The long-term therapeutic exercise safety profile and risk of serious adverse events appears favourable when compared to common pharmacological treatment options such as paracetamol and non-steroidal anti inflammatories
      • National Institute for Health and Care Excellence
      Osteoarthritis Care and Management in Adults.
      • Adbulla A.
      • Adams N.
      • Bone M.
      • Elliott A.M.
      • Gaffin J.
      • Jones D.
      • et al.
      Guidance on the management of pain in older people.
      . Our findings may increase the frequency and confidence with which therapeutic exercise is recommended and offer reassurance to some clinicians and older adults with knee pain who perceive that knee pain attributed to OA is a “wear and tear” condition that deteriorates with time and is made worse by regular physical activity
      • Holden M.A.
      • Nicholls E.E.
      • Young J.
      • Hay E.M.
      • Foster N.E.
      UK-based physical therapists' attitudes and beliefs regarding exercise and knee osteoarthritis: findings from a mixed-methods study.
      • Holden M.A.
      • Nicholls E.E.
      • Young J.
      • Hay E.M.
      • Foster N.E.
      Role of exercise for knee pain: what do older adults in the community think?.
      • Hendry M.
      • Williams N.H.
      • Markland D.
      • Wilkinson C.
      • Maddison P.
      Why should we exercise when our knees hurt? A qualitative study of primary care patients with osteoarthritis of the knee.
      • Cottrell E.
      • Roddy E.
      • Foster N.
      The attitudes, beliefs and behaviours of GPs regarding exercise for chronic knee pain: a systematic review.
      .
      To conclude, the findings from this systematic review suggest that long-term therapeutic exercise can safely be recommended for older adults with knee pain. However, there are limitations in generalising the safety findings to all types of patient subgroups and physical activity as a result of the current available evidence.

      Contributions

      Jonathan Quicke was the overall lead for the work for the systematic review and was involved at all stages of the paper. The lead author can be contacted by email: [email protected] or at Primary Care and Health Science building, Keele University, Keele, Staffordshire, United Kingdom, ST5 5BG.
      Jonathan Quicke, Prof Nadine Foster and Dr Melanie Holden were involved with the conception of the design. Jonathan Quicke, Prof Nadine Foster, Dr Melanie Holden and Dr Martin Thomas were involved in study searching, quality assessment and data extraction checking and editing drafts of the paper.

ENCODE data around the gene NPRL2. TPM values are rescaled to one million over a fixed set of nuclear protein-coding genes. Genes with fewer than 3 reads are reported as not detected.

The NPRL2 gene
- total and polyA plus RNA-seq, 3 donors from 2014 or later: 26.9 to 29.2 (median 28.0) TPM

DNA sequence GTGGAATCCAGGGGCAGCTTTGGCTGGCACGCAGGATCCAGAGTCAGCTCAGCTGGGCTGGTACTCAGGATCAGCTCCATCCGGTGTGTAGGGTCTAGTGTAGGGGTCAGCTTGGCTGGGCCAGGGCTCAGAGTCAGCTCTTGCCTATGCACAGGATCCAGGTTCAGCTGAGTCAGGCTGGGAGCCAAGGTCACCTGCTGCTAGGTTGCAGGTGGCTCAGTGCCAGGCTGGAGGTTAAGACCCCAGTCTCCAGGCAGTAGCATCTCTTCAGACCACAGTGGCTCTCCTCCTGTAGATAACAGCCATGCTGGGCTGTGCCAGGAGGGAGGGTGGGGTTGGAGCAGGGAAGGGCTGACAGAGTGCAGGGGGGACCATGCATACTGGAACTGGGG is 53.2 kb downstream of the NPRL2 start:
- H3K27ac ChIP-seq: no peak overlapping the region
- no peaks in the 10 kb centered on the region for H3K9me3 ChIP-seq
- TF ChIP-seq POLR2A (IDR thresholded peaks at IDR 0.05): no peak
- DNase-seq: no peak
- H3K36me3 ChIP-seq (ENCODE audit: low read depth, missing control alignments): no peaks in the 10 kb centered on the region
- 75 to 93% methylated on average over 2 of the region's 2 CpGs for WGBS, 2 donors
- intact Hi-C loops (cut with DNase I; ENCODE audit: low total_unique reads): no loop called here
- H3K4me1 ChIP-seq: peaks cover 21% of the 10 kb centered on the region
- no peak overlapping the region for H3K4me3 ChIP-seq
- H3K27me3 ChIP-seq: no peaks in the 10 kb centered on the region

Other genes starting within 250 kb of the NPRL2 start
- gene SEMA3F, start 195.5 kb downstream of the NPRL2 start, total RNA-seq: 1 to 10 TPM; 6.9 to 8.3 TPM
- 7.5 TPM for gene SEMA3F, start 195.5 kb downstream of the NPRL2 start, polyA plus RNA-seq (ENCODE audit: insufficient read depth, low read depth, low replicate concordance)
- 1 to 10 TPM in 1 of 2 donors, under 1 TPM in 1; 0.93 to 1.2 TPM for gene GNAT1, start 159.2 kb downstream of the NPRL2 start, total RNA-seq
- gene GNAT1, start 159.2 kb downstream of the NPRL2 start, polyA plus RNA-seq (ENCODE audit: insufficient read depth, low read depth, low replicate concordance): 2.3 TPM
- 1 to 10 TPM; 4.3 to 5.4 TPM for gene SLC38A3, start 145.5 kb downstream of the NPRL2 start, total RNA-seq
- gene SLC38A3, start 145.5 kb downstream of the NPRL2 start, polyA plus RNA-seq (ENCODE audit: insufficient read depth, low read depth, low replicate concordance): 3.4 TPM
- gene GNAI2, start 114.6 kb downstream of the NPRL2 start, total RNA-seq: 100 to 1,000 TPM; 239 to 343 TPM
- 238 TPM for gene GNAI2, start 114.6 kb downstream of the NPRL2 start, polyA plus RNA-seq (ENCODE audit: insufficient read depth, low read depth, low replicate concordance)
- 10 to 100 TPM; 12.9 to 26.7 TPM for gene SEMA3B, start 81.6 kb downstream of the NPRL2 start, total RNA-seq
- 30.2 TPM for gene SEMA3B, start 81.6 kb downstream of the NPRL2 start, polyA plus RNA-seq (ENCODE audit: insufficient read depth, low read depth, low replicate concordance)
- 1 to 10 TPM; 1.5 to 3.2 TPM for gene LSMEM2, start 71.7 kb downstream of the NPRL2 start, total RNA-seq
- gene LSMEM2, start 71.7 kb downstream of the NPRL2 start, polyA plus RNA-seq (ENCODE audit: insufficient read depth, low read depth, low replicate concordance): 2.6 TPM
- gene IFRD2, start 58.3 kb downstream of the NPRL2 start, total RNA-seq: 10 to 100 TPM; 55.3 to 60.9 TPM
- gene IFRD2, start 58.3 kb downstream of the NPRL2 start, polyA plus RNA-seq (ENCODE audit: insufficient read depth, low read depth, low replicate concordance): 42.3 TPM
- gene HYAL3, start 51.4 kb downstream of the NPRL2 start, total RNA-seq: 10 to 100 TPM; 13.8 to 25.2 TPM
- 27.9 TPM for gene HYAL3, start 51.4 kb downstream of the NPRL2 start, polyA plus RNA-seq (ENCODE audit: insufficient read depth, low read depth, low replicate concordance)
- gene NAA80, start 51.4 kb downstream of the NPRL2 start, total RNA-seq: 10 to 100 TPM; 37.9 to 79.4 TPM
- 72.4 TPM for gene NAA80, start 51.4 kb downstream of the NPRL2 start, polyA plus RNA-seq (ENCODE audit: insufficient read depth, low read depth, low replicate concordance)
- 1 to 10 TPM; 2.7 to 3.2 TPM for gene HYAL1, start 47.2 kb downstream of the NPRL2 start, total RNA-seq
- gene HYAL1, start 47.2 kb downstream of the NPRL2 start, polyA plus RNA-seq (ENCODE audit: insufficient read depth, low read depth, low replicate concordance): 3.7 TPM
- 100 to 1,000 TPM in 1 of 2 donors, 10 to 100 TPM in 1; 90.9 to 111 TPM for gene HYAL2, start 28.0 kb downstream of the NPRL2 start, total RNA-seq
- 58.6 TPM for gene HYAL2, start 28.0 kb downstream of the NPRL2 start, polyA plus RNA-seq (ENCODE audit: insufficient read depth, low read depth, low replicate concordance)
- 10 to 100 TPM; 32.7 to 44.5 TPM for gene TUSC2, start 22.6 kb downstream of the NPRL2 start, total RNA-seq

Role of the funding source

      J.G.Quicke is funded by a Keele University ACORN studentship in conjunction with Arthritis Research UK. Neither funder had involvement in the study design, collection, data analysis, writing or publishing of this paper.
      N.E Foster is supported through a National Institute for Health Research (NIHR) Research Professorship (NIHR-RP-011-015).
      M.J Thomas was supported by West Midlands Strategic Health Authority through a Nursing, Midwifery, and Allied Health Professionals Doctoral Research Training Fellowship (NMAHP/RFT/10/02).
      M.A Holden is supported by the National Institute for Health Research (NIHR) School for Primary Care Research.
      The views expressed in this publication are those of the authors and not necessarily those of the NHS, the NIHR or the Department of Health.

      Competing interests

      There is no conflict of interest for any of the authors.

      Acknowledgements

      We would like to thank Jo Jordan for her protocol feedback and systematic review methodological advice. We would also like to thank Professor Peter Croft for his peer review of the initial submitted manuscript, ongoing support and Socratic questions and, last but not least, we would like to thank the journal peer reviewers who helped with important contributions towards the final paper.

      Appendix A. Supplementary data

      The following are the supplementary data related to this article:

      Appendix 1. Medline search filter.

      Appendix 2. Cardiovascular intensity and physical activity impact categorisation

      Cardiovascular intensity and physical activity impact categorisation were carried out by one author (JQ). Where target heart rates were stipulated, <50% of maximum heart rate was defined as low intensity, 50–70% as moderate intensity, and >70–85% as vigorous intensity
      • Centers for Disease Control and Prevention
      Physical Activity: Target Heart Rate and Estimated Maximum Heart Rate.
      . If no target heart rate information was available physical activities were classified by MET score. A MET score of <3 was defined as low intensity, 3–6 as moderate intensity whilst >6 was considered vigorous
      • Ainsworth B.E.
      • Haskell W.L.
      • Herrmann S.D.
      • Meckes N.
      • Bassett Jr., D.R.
      • Tudor-Locke C.
      • et al.
      2011 Compendium of physical activities: a second update of codes and MET values.
      . Physical activity intervention impact was categorised on a case by case basis into high and low impact based on the likely amount of compressive load and whether both feet were intermittently off the ground. For example, jogging, running and jumping were considered high impact whilst cycling, swimming and walking were considered low impact.